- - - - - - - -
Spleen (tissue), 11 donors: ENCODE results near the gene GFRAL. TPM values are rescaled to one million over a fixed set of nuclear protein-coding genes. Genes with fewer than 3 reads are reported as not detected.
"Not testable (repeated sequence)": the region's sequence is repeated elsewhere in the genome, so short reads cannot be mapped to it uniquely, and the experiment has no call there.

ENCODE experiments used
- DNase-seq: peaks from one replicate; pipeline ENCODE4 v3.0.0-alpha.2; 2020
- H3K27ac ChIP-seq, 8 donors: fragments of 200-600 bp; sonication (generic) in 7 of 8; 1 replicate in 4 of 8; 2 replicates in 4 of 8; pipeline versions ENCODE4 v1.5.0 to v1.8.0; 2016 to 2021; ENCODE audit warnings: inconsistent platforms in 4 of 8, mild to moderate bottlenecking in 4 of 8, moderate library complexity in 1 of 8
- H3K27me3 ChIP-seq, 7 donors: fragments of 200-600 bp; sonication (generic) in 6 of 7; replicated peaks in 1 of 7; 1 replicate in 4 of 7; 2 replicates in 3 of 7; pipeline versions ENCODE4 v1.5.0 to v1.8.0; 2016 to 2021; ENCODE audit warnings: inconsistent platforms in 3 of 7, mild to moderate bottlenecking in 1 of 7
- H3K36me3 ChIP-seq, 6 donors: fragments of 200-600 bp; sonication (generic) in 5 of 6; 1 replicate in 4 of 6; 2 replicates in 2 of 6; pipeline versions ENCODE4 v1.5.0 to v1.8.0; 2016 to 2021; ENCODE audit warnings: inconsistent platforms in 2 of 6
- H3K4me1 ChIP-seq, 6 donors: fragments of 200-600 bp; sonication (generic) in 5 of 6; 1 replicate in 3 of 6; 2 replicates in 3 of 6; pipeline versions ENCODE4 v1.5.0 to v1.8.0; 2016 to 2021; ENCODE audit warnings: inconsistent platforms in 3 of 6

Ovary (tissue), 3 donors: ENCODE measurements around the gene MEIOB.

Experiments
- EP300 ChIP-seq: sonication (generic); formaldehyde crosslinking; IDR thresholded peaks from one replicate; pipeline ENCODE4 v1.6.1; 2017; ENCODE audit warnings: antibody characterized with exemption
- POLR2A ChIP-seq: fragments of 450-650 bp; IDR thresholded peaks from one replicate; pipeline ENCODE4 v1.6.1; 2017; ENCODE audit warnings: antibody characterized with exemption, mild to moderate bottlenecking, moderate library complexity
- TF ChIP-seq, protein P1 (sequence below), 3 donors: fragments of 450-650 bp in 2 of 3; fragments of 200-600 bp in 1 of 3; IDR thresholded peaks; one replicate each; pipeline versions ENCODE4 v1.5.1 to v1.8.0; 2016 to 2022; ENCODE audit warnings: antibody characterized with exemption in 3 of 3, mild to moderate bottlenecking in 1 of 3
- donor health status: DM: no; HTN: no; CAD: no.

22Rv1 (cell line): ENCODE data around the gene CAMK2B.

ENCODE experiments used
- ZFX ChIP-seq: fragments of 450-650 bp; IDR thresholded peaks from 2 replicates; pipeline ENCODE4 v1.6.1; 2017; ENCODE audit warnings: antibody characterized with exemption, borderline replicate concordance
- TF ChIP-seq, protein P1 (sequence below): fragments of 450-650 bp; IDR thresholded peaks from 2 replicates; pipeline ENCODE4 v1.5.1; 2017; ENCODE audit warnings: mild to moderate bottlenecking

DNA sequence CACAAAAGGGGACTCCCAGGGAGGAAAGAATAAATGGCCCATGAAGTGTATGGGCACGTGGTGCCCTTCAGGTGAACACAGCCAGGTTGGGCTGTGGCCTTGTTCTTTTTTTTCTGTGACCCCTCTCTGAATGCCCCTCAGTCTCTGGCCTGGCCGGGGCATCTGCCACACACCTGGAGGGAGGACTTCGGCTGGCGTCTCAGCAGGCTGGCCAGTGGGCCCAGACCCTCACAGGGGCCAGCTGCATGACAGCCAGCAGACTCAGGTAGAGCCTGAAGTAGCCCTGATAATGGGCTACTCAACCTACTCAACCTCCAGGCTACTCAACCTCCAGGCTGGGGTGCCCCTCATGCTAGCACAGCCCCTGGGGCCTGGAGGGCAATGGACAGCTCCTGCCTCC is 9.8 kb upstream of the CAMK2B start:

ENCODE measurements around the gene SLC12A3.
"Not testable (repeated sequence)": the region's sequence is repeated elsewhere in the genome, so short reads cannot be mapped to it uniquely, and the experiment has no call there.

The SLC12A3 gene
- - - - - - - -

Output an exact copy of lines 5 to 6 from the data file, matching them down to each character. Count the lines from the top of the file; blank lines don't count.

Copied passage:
- H3K27ac ChIP-seq, 8 donors: fragments of 200-600 bp; sonication (generic) in 7 of 8; 1 replicate in 4 of 8; 2 replicates in 4 of 8; pipeline versions ENCODE4 v1.5.0 to v1.8.0; 2016 to 2021; ENCODE audit warnings: inconsistent platforms in 4 of 8, mild to moderate bottlenecking in 4 of 8, moderate library complexity in 1 of 8
- H3K27me3 ChIP-seq, 7 donors: fragments of 200-600 bp; sonication (generic) in 6 of 7; replicated peaks in 1 of 7; 1 replicate in 4 of 7; 2 replicates in 3 of 7; pipeline versions ENCODE4 v1.5.0 to v1.8.0; 2016 to 2021; ENCODE audit warnings: inconsistent platforms in 3 of 7, mild to moderate bottlenecking in 1 of 7